The Environmental Impacts of Cycling

Cycling and Environment

The invention of the bike is now over 200 years old and is still a great way to travel. So, how ‘green’ is a bike? How does it stack up against its alternatives? On today’s blog, we discuss the environmental impacts that a bike can have on our planet and how by cycling a little more, together, we can all make a big change.


First and foremost, the environmental impact of the production of a bicycle is significantly smaller compared to the manufacture of the most popular forms of travel: automobiles. According to a data in the USA in 2008, producing a 7.2kg road bike with a carbon frame uses 11,546,658,000 Joules of energy. On the other hand, a generic car uses 118,284,466,000J, which is over 10 times more than a bike.

In addition, the energy needed to build cycling infrastructure is less intensive than that of roads for automobiles. Bike lanes require smaller space than mainstream roads. Therefore, the amount of foundations and other material essentials is reduced than for cars. Ongoing, the maintenance work for cycling infrastructure also costs less energy. Also, should more people commute by bike rather than drive their cars, the need for new parking lots and roadways will decrease. So, less building all around!


As you may have noticed, a bicycle doesn’t emit any kind of smoke or burn any fuel. This proudly gives it the title of ‘a zero-emission vehicle’. So, if cars were replaced by bicycles, the environment would suffer from less carbon emissions and have improved air quality. Approximately, cycling 10 km each way to work would save 1,500 kg of greenhouse gas emissions each year. With moderate increase of the use of bicycles, cycling could save 6 to 14 million tons of CO2 and 700 million to 1.6 billion gallons of fuel each year. Especially, cycling during peak hours would contribute to further emission reductions by reducing congestion and improving traffic flow.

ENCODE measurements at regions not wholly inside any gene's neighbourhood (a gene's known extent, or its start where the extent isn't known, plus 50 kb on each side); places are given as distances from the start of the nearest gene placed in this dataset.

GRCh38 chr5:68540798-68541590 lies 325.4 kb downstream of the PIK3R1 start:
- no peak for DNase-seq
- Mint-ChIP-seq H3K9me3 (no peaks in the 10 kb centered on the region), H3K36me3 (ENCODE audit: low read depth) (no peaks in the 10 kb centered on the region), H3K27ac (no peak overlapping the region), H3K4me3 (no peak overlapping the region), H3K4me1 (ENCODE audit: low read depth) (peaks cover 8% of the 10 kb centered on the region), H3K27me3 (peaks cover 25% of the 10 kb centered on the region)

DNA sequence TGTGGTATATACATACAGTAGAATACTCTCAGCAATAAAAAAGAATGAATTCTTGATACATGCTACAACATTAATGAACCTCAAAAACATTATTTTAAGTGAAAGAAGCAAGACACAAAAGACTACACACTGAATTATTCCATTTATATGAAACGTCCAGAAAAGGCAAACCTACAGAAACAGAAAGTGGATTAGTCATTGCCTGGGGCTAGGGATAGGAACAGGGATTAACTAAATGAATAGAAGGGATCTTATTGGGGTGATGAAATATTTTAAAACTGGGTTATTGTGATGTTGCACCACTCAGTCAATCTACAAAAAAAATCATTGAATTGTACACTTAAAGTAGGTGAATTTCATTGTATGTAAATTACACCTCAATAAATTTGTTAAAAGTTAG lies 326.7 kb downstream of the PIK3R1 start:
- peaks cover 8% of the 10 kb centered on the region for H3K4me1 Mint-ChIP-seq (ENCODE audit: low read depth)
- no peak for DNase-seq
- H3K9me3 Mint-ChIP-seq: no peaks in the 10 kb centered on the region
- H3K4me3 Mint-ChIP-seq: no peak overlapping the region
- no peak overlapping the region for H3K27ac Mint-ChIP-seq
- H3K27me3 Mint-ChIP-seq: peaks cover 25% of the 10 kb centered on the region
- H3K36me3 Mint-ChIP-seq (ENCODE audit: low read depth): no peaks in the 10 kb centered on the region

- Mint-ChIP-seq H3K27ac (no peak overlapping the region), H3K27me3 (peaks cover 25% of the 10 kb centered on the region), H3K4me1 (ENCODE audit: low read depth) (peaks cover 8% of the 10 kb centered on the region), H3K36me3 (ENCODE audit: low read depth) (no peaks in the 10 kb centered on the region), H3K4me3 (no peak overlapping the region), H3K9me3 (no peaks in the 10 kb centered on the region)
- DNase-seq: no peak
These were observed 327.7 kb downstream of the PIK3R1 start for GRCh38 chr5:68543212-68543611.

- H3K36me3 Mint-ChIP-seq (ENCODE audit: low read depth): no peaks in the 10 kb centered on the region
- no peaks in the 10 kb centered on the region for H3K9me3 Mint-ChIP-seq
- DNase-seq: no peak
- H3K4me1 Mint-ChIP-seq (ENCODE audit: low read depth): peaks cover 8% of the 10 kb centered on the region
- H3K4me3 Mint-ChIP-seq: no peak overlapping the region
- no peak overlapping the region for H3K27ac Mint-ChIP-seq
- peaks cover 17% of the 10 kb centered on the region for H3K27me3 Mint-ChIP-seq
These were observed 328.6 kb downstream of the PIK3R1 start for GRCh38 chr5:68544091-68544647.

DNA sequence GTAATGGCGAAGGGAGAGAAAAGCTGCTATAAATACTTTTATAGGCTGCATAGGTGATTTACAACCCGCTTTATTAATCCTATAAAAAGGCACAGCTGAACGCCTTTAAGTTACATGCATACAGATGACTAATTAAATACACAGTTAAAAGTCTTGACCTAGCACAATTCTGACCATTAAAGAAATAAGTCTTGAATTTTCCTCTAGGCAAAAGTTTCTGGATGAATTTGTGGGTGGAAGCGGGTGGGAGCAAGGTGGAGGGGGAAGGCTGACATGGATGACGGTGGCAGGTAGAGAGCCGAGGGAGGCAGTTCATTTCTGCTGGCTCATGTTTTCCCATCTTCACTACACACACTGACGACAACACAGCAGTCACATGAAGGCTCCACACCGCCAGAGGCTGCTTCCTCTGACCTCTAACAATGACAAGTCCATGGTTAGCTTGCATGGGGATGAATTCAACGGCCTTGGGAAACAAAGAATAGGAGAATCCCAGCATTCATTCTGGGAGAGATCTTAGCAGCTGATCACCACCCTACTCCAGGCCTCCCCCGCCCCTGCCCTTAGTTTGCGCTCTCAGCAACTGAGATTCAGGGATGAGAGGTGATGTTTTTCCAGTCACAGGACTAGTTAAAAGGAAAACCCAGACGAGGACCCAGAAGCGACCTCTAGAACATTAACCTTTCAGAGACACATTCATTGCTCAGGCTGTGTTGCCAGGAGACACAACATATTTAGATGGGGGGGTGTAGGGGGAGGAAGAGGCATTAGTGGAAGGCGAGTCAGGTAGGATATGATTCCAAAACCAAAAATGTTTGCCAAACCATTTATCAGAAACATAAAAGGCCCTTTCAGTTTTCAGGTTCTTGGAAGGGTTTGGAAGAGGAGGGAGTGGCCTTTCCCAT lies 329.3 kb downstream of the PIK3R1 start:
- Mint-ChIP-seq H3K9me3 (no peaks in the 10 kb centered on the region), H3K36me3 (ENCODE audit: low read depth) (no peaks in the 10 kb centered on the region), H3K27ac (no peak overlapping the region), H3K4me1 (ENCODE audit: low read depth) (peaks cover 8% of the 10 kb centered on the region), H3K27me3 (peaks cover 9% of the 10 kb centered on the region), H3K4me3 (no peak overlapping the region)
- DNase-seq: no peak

More notably, air quality improvement helps protect green spaces, monuments and buildings from the adverse effects of pollution. In specific, too much dust from the air can blacken the surface. The humidity and heat combining with pollutants may cause faster chemical reactions with corrosive effect. Consequently, the damaged buildings will need thorough maintenance, which consumes loads of energy and pollutes the air. Technically, we can lessen this issue by riding a bike to reduce emitting exhaust fume into the environment. And get fit whilst we do it!


One aspect of the environmental issues that seems to be neglected is noise pollution. This is actually associated with long-term health risks. Regarding this matter, cycling doesn’t make noise (freehub body excluded!), or at least not rumbling sound as automobiles do. Thereby, more bikes and fewer cars mean less noise and a quieter night’s sleep!

According to a Canadian study, the rate of deaths from heart disease of people living in the noisiest areas with vehicle noise is 22% higher than those living in the quietest areas. Hence, some cities have even emphasised noise pollution in their sustainability agendas. In the 2020 action plan, Vancouver envisions a city of ‘less pollution and cleaner air, less machine noise and more birdsong’. The role of noise pollution reduction on the agenda suggests that the issue is being considered more seriously. At least, this is happening in some big cities in the world. Additionally, the development of bike infrastructure in metropolitan cities like London and Paris has recently hinted at easing noise pollution.


As a goods-manufacturing business, we have the responsibility to offset the carbon that we are using to make our already sustainable products, bikes. And, what better way to do this than planting a tree. With forests worldwide being chopped down and burnt for the use of man, we want to ensure that our children and our children’s children can still enjoy the outdoors as we have and as nature intended.

Therefore, since the first day of 2020, we have made an environmental pledge to plant a tree for every bike we sell. This means that for every Reid bike and scooter purchased around the world, we will plant a tree in their honour. With this initiative, not only will the customers have a good impact on the ecology by cycling, but they can contribute further by putting more ‘green’ on our planet.

We are glad to announce that after the first two months of 2020, Reid bikes’ customers have planted over 6000 trees!




Now, it’s your turn. Having learnt the environmental impacts of cycling, do you want to help save the planet by riding a bike?




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